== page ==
Humanitarianism from 'Landsat Imagery: A Unique Resource'

Science Center Objects

Landsat satellites provide high-quality, multi-spectral imagery of the surface of the Earth. These moderate-resolution, remotely sensed images are not just pictures, but contain many layers of data collected at different points along the visible and invisible light spectrum. 

Successful water wells drilled in Eastern Ouaddai, Chad, located based on information provided by Landsat images processed in th

Successful water wells drilled in Eastern Ouaddai, Chad, located based on information provided by Landsat images processed in the WATEX model. Courtesy of Radar Technologies International.

Radar Technologies International: Water Explorations in Darfur 

Amid the Darfur Crisis in 2004, more than 250,000 Sudanese refugees were forced to relocate to the desert landscape of eastern Chad. In a disaster situation, medical treatment and basic necessities become priorities for survival. Above all, the greatest need for survival was water. It is estimated by the United Nations High Commissioner for Refugees (UNHCR; 2008) that one person requires a minimum of 15 liters of water per day for basic survival. In the arid desert climate of eastern Chad, water is not readily available or easily accessible, leaving many refugees below the UNHCR standard for minimum daily water requirement (European Space Agency, 2013).

 

 

.Images showing flooding in Victoria, Australia, in 2007. Courtesy of Geoscience Australia. (km, kilometers)

.Images showing flooding in Victoria, Australia, in 2007. Courtesy of Geoscience Australia. (km, kilometers)

Flood Extent and Disaster Monitoring, Australia

In Australia, between 1852 and 2011, at least 951 people were killed by floods, another 1,326 were injured, and the cost of damage reached nearly $5 billion dollars. More recently, the southeast Queensland floods during the 2010–11 season left much devastation, destroying 75 percent of the banana crop and, as a result, inflating banana prices (Carbone and Hanson, 2013). Floods have devastated communities and negatively impacted the regional and national economies in Australia. Landsat imagery, in conjunction with MODIS and several other commercially acquired satellites, has been used to map flood extent to provide situational-awareness information to emergency services in order to save lives and mitigate economic impact.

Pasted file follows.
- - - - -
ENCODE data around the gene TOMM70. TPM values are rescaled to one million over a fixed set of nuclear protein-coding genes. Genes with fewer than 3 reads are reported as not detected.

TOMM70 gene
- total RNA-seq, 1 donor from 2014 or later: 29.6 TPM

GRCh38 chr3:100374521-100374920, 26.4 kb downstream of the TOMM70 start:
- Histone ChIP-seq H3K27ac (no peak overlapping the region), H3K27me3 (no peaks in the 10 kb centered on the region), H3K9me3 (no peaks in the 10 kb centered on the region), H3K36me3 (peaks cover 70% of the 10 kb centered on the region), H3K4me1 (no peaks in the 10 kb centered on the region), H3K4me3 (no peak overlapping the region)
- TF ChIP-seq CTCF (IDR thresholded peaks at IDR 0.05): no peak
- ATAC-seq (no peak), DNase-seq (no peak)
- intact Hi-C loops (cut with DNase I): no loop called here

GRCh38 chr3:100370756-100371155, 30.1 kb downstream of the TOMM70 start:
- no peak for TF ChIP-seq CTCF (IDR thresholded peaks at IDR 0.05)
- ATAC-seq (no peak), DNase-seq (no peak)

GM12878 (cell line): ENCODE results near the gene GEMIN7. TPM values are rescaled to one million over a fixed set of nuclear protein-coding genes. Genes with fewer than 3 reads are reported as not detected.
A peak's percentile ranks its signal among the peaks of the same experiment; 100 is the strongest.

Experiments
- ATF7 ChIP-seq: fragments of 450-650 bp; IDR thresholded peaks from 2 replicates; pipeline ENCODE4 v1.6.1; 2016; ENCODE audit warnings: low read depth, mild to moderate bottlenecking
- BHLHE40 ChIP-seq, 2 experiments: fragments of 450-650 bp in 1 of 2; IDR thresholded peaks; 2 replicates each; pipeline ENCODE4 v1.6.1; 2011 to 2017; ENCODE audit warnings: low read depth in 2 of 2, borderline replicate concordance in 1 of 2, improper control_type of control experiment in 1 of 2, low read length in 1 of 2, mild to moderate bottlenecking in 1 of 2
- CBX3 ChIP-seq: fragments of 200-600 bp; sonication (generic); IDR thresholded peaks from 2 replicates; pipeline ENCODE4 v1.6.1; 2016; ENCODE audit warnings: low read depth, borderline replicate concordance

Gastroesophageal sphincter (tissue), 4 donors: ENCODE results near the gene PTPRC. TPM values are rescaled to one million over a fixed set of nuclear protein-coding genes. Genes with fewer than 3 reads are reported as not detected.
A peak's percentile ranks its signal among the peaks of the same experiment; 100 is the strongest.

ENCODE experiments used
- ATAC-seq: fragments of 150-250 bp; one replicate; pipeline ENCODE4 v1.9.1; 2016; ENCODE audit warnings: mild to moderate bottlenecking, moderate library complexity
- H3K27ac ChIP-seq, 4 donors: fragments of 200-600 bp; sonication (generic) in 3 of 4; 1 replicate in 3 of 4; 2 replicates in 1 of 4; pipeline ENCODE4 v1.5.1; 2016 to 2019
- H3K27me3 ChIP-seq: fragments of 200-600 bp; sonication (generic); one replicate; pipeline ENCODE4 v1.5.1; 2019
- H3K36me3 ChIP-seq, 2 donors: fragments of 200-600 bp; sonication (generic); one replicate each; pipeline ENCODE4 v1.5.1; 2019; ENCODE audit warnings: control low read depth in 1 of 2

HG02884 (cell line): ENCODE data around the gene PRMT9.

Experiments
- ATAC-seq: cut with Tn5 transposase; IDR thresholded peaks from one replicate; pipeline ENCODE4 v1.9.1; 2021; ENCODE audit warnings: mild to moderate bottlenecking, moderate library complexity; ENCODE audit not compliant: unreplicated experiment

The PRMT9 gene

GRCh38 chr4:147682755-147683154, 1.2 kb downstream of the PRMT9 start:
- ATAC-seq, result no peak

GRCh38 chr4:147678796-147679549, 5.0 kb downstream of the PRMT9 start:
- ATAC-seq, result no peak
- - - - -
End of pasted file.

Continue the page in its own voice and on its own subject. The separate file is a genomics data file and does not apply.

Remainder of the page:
National Flood Risk Information Program, Australia

On July 1, 2012, Australia commenced the National Flood Risk Information Program (NFRIP), which includes mapping of flood extents from the entire historical archive of Landsat data over Australia (National Flood Information Portal, 2013). The Australian Government’s Natural Disaster Insurance Review highlighted the lack of consistency across the country in the way flood-risk information was collected and made available to users. It also recognized the need for consumers to be aware of the natural disaster risks they may face, as well as the benefits of making flood-risk information more readily accessible. The aim of the NFRIP is to improve the quality, availability and accessibility of flood-risk information across Australia, and raise community awareness of flood risks (Medhavy Thankappan, Geoscience Australia, written commun., 2013).

 

 

Landsat image of Coro, Falcon area, Venezuela. Courtesy of Exploration Signatures.

Landsat image of Coro, Falcon area, Venezuela. Courtesy of Exploration Signatures.

 

 

Exploration Signatures: Water Exploration in Venezuela

In 1995, Exploration Signatures (then the Geologic & Hydrologic Division of Earth Satellite Corporation) used Landsat ETM+ imagery to complete water exploration work in Venezuela’s Falcón State. The project was funded through a guarantee from the Export-Import Bank of the United States, administered by Harza Engineering Company, and performed for HidroFalcón C.A., the Venezuelan state water agency.

 

 

 

 

An OpenStreetMap interface for the Ebola outbreak in western Africa, 2014. Courtesy of Mapbox.

An OpenStreetMap interface for the Ebola outbreak in western Africa, 2014. Courtesy of Mapbox.

 

 

Mapbox: Innovating with Landsat

Mapbox* is a cloud-based map platform startup that creates custom maps with open source tools. The team at Mapbox consists of over fifty cartographers, data analysts and software engineers, located in Washington, D.C. and San Francisco, California. One of the open-source tools used by Mapbox is Landsat imagery. The company has a satellite team consisting of five employees dedicated to projects that use Landsat imagery to develop new products and enhance existing imagery.